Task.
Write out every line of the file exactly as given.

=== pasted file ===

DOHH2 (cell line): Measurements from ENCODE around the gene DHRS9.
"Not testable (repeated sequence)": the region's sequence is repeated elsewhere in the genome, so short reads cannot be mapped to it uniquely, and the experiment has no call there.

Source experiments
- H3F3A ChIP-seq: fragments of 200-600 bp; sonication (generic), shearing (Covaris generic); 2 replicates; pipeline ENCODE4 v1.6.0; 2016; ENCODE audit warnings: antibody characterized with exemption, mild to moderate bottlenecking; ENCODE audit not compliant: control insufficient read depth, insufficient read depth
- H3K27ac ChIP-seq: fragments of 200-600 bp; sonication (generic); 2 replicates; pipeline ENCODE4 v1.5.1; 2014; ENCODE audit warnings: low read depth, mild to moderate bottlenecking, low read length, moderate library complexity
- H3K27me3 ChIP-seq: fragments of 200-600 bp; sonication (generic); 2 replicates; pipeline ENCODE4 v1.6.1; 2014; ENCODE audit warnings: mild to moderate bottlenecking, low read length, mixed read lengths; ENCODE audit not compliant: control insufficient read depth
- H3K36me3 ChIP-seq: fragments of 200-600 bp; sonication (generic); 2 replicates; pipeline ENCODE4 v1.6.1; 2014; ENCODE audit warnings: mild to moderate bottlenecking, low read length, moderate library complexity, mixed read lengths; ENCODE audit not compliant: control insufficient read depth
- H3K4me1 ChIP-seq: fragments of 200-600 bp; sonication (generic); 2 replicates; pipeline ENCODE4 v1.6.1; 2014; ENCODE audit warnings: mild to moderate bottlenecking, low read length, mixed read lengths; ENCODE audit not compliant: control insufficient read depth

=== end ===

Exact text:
DOHH2 (cell line): Measurements from ENCODE around the gene DHRS9.
"Not testable (repeated sequence)": the region's sequence is repeated elsewhere in the genome, so short reads cannot be mapped to it uniquely, and the experiment has no call there.

Source experiments
- H3F3A ChIP-seq: fragments of 200-600 bp; sonication (generic), shearing (Covaris generic); 2 replicates; pipeline ENCODE4 v1.6.0; 2016; ENCODE audit warnings: antibody characterized with exemption, mild to moderate bottlenecking; ENCODE audit not compliant: control insufficient read depth, insufficient read depth
- H3K27ac ChIP-seq: fragments of 200-600 bp; sonication (generic); 2 replicates; pipeline ENCODE4 v1.5.1; 2014; ENCODE audit warnings: low read depth, mild to moderate bottlenecking, low read length, moderate library complexity
- H3K27me3 ChIP-seq: fragments of 200-600 bp; sonication (generic); 2 replicates; pipeline ENCODE4 v1.6.1; 2014; ENCODE audit warnings: mild to moderate bottlenecking, low read length, mixed read lengths; ENCODE audit not compliant: control insufficient read depth
- H3K36me3 ChIP-seq: fragments of 200-600 bp; sonication (generic); 2 replicates; pipeline ENCODE4 v1.6.1; 2014; ENCODE audit warnings: mild to moderate bottlenecking, low read length, moderate library complexity, mixed read lengths; ENCODE audit not compliant: control insufficient read depth
- H3K4me1 ChIP-seq: fragments of 200-600 bp; sonication (generic); 2 replicates; pipeline ENCODE4 v1.6.1; 2014; ENCODE audit warnings: mild to moderate bottlenecking, low read length, mixed read lengths; ENCODE audit not compliant: control insufficient read depth